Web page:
Nelson city council has discussed and rejected the idea of banning single-use plastic bags.
Council voted last week to instead mount a voluntary campaign in partnership with the Nelson and District Chamber of Commerce.
Councillors Rik Logtenberg and Cal Renwick visited the chamber board last month and proposed the idea.
“It was received very well by the chamber,” Renwick said, “and they said that it was a great effort to get behind, and they would put the word out to the membership.”
Chamber executive director Tom Thomson agrees that it was well received.
“The feeling around the table,” he told the Star, “was that we would rather try to do some sort of voluntary chamber-led initiative than a draconian law put into place, with the plastic police going around, at a very high cost. Do a public education approach and take voluntary steps.”
He said many businesses buy plastic bags in bulk, and a ban would mean they would be stuck with that inventory.
Thomson says he thinks businesses and consumers in Nelson are becoming more conscious of the single-use plastic issue.
“A lot of people are already trying. In stores they ask if you need a bag or if you want a bag. Source for Sports say they have reduced plastic bags by 75 per cent right across the country.”
He said details of the Chamber’s educational initiative have not yet been decided.
Logtenberg said council had already dropped the idea of a bylaw because it is not necessary.
“Our business community wants to do this and many of them are reducing their consumption,” he said. “It is happening already and it is important to acknowledge the chamber and business community are already leading.”
Single-use plastic bags have recently come under fire worldwide because their manufacture contributes to global warming, they add volume and cost to landfills, they contribute to the formation of microplastics found to be a threat to ocean life and hence to all life, they produce large amounts of litter, and plastic bag recycling is inefficient or non-existent.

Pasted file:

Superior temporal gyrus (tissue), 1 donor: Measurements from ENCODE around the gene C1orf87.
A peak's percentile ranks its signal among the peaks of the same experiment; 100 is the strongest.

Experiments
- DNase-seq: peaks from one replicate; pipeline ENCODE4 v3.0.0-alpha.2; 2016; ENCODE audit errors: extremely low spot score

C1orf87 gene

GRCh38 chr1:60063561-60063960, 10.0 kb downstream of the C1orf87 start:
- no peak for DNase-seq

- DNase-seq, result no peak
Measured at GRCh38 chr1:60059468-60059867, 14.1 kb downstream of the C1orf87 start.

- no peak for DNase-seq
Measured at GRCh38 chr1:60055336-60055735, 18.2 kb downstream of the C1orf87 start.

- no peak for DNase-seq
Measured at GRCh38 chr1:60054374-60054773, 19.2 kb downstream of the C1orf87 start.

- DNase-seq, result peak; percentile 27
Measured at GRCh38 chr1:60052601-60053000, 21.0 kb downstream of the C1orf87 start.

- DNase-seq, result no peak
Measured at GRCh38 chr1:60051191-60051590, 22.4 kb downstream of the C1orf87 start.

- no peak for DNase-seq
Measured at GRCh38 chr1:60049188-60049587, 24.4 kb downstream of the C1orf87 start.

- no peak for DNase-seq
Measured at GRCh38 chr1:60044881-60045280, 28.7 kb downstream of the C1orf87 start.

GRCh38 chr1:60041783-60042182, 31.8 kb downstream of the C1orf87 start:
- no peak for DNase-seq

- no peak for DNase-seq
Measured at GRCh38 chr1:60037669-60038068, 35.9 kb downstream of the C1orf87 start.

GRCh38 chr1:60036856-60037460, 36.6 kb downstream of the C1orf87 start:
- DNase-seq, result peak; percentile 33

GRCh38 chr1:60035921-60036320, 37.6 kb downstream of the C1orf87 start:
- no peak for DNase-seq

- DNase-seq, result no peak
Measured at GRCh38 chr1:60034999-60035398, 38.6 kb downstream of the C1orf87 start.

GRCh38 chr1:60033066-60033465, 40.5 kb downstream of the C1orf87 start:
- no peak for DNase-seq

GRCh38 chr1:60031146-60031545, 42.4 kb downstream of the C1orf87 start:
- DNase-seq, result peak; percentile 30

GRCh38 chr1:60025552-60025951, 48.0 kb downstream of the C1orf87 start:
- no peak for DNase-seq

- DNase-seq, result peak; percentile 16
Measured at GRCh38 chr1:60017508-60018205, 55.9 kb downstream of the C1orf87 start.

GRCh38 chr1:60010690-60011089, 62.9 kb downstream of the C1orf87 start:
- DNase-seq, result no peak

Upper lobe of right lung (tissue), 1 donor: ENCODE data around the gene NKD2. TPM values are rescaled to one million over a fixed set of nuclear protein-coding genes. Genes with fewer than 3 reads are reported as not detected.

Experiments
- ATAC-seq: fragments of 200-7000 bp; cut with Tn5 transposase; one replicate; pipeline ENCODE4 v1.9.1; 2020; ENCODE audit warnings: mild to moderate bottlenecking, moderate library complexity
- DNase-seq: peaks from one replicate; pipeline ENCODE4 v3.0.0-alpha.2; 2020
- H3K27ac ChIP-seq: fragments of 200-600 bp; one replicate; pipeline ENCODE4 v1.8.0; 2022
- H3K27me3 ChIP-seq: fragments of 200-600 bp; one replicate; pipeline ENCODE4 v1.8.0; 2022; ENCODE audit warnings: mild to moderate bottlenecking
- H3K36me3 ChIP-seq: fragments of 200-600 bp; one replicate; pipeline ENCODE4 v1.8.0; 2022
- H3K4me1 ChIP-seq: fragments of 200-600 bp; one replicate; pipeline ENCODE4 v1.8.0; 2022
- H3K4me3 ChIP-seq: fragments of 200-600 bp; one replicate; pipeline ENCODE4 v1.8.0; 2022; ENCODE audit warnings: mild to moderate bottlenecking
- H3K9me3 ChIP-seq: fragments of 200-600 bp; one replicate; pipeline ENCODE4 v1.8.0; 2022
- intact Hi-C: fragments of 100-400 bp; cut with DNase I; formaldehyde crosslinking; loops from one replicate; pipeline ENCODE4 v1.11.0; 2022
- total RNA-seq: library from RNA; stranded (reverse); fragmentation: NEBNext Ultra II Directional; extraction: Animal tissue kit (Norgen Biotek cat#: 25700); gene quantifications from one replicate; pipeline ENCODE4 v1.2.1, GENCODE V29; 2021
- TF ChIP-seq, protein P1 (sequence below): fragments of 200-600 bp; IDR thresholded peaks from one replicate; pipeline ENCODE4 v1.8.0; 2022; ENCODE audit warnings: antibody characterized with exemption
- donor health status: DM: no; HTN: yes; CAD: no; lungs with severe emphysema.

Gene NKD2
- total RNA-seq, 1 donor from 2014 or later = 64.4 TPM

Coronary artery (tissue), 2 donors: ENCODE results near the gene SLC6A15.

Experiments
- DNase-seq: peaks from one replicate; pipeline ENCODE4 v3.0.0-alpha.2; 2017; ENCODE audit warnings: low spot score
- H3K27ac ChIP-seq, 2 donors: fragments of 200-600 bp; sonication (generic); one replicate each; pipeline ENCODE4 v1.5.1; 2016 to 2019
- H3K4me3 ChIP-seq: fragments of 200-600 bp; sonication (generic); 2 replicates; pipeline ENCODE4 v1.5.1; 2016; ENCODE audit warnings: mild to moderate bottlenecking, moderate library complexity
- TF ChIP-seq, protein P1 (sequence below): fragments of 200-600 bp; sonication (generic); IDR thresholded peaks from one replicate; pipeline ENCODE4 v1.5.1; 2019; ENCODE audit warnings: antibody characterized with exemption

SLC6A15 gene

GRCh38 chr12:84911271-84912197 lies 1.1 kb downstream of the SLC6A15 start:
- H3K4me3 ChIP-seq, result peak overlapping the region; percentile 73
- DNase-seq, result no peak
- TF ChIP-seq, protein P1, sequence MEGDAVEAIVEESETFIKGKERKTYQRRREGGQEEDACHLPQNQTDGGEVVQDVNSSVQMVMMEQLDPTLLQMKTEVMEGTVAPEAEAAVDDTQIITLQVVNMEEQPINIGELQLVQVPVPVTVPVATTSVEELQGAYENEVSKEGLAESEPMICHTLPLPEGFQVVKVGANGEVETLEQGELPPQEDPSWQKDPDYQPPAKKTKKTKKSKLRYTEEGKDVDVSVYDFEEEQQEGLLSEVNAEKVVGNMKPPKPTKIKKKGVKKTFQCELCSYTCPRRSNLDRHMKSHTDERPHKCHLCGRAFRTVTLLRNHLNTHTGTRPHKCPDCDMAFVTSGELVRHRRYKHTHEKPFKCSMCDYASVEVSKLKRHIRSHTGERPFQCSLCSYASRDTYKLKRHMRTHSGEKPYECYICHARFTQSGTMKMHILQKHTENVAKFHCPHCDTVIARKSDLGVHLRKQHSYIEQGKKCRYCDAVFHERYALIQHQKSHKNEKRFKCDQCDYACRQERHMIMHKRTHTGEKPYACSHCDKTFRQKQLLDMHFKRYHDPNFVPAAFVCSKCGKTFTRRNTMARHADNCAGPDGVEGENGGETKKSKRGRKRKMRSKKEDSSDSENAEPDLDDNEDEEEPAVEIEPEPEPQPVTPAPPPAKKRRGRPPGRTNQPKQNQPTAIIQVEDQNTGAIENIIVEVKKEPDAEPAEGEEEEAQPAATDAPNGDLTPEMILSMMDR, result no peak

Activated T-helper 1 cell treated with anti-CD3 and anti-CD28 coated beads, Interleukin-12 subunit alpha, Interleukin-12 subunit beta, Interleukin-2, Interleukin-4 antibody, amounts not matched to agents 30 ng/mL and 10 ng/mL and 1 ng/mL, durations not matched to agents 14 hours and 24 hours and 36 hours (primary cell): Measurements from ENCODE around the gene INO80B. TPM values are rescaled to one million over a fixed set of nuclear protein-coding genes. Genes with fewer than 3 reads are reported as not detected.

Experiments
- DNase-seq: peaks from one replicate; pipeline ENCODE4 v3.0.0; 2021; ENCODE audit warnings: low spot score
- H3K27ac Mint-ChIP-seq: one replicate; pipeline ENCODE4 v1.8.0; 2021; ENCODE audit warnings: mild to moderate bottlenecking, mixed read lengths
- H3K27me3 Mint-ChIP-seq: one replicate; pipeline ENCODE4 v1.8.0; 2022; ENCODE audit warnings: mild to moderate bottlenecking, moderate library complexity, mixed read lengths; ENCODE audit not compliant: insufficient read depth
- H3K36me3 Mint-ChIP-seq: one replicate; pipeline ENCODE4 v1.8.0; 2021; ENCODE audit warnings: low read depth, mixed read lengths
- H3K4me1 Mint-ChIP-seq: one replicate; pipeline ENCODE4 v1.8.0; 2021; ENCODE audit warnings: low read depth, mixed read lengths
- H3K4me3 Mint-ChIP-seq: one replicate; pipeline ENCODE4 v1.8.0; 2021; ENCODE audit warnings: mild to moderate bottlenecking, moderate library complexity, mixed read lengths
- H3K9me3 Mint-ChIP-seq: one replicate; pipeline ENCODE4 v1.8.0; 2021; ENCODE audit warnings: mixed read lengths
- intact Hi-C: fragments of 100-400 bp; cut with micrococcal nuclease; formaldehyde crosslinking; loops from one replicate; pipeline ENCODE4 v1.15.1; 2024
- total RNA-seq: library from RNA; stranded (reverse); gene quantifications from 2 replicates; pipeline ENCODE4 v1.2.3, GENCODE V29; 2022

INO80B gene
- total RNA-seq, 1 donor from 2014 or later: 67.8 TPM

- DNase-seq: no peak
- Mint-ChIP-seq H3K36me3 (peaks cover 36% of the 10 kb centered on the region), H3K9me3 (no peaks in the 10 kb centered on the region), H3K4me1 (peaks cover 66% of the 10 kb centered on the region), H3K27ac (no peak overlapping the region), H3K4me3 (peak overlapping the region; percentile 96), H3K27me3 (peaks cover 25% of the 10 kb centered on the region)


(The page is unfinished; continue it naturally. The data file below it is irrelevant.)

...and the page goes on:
Victoria’s plastic bag ban fails in court
In any event, an attempt to ban single-use plastic bags by a B.C. city council has so far been thwarted in court.
Last week the B.C. Court of Appeal ruled the City of Victoria can’t ban plastic bags because the city put forward as its main objective the protection of the environment. The court said the municipality exceeded its mandate by attempting to impose a ban because a municipality has no power over protecting the environment — that’s provincial jurisdiction.
The matter was in court because Victoria’s proposed ban had been challenged by the Canadian Plastic Industry Association.
Logtenberg said the court decision was disappointing “because [municipalities] are responsible for waste … and this is about managing our waste stream.”
October will be Plastics Free Month in Nelson.
During the month, Logtenberg said, Nelson council members will collect all the plastic they have consumed and display it for public viewing. He said details of this initiative, declared by council on July 8, will be reported later this summer.
Nelson will challenge other cities to do the same at a Climate Caucus meeting in Vancouver in August.